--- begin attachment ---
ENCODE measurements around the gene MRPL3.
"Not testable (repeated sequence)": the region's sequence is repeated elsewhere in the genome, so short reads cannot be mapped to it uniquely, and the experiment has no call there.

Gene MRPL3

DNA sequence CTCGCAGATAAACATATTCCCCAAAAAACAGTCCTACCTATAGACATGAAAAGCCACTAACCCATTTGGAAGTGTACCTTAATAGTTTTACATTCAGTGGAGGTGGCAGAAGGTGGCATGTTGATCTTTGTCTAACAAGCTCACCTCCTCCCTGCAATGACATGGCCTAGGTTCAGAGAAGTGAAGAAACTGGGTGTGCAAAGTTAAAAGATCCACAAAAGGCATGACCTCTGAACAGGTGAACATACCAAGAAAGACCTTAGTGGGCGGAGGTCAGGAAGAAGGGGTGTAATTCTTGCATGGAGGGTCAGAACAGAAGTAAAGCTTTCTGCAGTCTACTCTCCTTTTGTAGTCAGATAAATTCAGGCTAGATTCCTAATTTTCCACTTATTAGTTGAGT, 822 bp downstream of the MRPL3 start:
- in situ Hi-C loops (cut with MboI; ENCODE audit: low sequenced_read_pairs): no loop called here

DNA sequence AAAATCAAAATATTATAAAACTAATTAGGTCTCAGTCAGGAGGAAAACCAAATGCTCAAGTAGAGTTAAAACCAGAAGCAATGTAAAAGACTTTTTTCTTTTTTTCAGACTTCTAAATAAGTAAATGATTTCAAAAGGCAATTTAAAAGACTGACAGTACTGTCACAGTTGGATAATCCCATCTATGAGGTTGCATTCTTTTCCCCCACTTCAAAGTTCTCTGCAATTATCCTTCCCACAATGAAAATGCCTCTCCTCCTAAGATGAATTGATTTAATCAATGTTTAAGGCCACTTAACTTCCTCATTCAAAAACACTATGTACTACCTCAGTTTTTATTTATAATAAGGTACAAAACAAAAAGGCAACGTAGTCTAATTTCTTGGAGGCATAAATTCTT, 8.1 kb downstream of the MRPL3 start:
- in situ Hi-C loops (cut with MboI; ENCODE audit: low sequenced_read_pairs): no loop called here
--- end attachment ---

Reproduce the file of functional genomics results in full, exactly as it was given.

ENCODE measurements around the gene MRPL3.
"Not testable (repeated sequence)": the region's sequence is repeated elsewhere in the genome, so short reads cannot be mapped to it uniquely, and the experiment has no call there.

Gene MRPL3

DNA sequence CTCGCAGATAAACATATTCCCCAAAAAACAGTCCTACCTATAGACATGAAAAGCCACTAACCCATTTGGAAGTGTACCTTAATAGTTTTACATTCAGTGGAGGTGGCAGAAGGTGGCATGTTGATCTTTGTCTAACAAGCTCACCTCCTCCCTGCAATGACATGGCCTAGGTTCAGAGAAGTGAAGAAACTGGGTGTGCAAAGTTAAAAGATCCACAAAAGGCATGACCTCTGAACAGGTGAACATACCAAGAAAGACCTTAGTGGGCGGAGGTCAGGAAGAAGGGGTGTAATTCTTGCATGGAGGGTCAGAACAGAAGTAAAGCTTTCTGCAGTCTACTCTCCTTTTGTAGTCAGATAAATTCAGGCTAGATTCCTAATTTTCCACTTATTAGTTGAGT, 822 bp downstream of the MRPL3 start:
- in situ Hi-C loops (cut with MboI; ENCODE audit: low sequenced_read_pairs): no loop called here

DNA sequence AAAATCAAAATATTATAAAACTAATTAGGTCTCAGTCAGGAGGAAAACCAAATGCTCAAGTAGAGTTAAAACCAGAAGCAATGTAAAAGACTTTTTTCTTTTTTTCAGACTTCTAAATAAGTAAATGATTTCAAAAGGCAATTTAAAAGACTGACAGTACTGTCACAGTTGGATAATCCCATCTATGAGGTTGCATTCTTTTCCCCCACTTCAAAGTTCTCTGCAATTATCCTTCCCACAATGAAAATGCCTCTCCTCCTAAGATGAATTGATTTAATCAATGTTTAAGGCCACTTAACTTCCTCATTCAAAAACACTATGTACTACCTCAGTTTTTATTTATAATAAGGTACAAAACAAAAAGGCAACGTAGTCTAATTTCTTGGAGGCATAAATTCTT, 8.1 kb downstream of the MRPL3 start:
- in situ Hi-C loops (cut with MboI; ENCODE audit: low sequenced_read_pairs): no loop called here